But Standley rejected the idea that such proposals are racist in nature. “It’s true, whether fortunately or unfortunately: the Israeli-Palestinian conflict has received much more international attention in the last 60 years than many other conflicts,” he said. “There are many explanations for that, some of them good, some of them not so good. But it’s an objective fact. The labeling issue, if it develops in that direction, is simply another manifestation of it.”
While trade is growing, political relations between Israel and the EU are frosty at best. Last week, the union’s Foreign Affairs Council slammed Israel for the “acceleration of settlement construction,” settler violence and Jerusalem’s decisions to retroactively legalize some West Bank outposts. The Foreign Ministry retorted that the council’s accusations are “partial, biased and one-sided.”
Speaking as the government grapples with legislative proposals to retroactively legalize Israeli settlements built on private Palestinian land, Standley reiterated the EU’s positions vis-à-vis all construction beyond the Green Line.
“Whether this law is adopted or not, our fundamental position — which is that all settlements in the occupied territories are illegal and an obstacle to peace, and that further construction be stopped — that remains an absolutely firm position,” he said. “Whatever law is adopted is an internal Israeli arrangement, which does not really change our fundamental position regarding the illegality of these settlements.”
While the Knesset is a sovereign institution that can pass laws as it pleases, the EU is worried about the signal such a law would send, especially regarding Israeli-Palestinian peace negotiations, he said.
“We’re concerned by the prospect of a two-state solution getting more and more complicated,” Standley stressed. “If there is to be a negotiated solution to this conflict it will have to cover various elements, including the question of territory, borders, settlements. And whether there has been a law legalizing those settlements under Israeli law or not, the issue would still remain to be negotiated between the Israelis and the Palestinians if the two-state solution is to be achieved.”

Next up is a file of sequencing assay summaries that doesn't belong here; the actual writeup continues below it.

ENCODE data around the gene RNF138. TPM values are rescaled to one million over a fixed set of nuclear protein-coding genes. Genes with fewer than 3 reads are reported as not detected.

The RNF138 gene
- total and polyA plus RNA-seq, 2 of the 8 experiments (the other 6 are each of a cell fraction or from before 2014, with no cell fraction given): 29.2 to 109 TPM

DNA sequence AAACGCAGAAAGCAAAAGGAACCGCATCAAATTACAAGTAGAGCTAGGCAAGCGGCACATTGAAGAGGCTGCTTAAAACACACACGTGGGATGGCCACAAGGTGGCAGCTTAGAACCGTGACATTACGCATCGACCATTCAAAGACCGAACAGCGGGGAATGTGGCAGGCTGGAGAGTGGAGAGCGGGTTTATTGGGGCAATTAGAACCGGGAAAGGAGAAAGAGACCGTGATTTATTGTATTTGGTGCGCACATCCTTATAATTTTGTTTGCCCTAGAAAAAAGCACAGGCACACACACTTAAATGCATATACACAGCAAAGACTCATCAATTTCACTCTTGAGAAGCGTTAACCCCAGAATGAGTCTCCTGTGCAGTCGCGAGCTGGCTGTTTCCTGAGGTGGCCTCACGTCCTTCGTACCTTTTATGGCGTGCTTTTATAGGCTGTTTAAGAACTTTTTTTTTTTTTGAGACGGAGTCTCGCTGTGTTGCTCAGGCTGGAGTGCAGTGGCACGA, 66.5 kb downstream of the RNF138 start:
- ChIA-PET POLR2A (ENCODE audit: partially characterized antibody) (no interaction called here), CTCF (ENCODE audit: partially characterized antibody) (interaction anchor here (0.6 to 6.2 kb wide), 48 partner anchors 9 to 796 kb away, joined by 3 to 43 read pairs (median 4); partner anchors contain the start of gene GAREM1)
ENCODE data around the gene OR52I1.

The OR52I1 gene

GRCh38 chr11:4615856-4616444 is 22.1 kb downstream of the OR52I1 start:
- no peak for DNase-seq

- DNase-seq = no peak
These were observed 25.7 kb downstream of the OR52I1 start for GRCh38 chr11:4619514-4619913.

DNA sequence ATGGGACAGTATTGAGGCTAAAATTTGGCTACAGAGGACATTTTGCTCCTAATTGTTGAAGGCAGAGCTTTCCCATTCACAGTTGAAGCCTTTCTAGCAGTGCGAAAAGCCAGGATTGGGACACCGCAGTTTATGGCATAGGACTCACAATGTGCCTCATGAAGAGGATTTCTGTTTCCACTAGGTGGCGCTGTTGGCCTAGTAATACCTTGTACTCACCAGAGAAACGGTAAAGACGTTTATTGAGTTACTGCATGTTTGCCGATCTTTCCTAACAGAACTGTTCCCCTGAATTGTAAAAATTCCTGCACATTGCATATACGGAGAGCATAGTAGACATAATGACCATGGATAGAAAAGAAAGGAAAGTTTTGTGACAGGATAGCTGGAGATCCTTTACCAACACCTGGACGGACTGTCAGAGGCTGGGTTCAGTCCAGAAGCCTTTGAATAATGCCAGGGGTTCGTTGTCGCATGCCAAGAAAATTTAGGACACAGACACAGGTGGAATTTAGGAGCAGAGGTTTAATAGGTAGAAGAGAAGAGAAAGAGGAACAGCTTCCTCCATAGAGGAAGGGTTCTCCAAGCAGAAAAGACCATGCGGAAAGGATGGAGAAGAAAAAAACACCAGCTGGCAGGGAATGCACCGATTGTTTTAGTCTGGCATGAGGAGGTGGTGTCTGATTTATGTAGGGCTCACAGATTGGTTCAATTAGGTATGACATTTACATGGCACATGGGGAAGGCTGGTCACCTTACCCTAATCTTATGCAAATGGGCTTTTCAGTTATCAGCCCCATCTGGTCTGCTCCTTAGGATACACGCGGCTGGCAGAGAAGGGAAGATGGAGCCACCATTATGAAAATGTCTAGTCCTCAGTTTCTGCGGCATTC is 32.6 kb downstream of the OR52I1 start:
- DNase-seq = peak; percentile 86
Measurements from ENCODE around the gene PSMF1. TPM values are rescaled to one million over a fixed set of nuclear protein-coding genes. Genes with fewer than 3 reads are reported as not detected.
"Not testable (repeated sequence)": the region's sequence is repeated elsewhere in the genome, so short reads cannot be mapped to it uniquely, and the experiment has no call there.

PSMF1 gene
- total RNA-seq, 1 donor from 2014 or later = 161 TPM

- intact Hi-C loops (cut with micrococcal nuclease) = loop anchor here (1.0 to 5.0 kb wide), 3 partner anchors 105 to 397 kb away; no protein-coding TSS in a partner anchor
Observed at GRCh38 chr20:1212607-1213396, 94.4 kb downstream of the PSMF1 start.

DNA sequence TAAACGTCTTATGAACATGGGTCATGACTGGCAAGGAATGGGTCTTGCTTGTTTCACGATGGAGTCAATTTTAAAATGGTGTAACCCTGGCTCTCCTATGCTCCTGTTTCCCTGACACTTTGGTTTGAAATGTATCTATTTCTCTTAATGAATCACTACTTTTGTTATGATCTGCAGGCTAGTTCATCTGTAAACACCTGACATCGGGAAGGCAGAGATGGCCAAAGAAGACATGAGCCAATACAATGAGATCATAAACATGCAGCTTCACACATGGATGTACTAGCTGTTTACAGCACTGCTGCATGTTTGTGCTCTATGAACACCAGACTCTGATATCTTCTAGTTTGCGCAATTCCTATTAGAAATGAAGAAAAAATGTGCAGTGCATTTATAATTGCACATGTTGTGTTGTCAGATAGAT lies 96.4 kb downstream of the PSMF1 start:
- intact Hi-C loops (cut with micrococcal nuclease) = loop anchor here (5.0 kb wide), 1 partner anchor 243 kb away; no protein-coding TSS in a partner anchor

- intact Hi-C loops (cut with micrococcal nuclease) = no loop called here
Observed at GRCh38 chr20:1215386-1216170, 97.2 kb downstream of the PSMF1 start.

‘Our bible is international law’
Earlier this week, Standley found himself defending the EU’s position to the “Rabbinical Congress for Peace,” a hawkish group that came to his Ramat Gan office to try to convince him that Jewish law prohibits Israel from dividing the land.
According to the group’s website, the rabbis told the ambassador that it is “absolutely forbidden to give up an inch of land to the Arabs based on the clear Halacha in the Jewish Code of Law Chapter 329 that the sanctity of life overrides all other considerations and giving up land has proven more than once that it leads to violence, bloodshed and instability.”
Standley was respectful but unimpressed.
“I said, I hear from you that the Bible is your framework. The framework that we operate in is the framework of international law. In terms of international law, there is a very clear position with regards to the status of different pieces of territory,” he recalled. “We might just have to agree to disagree. You have your Bible, we have international law – which is our bible.”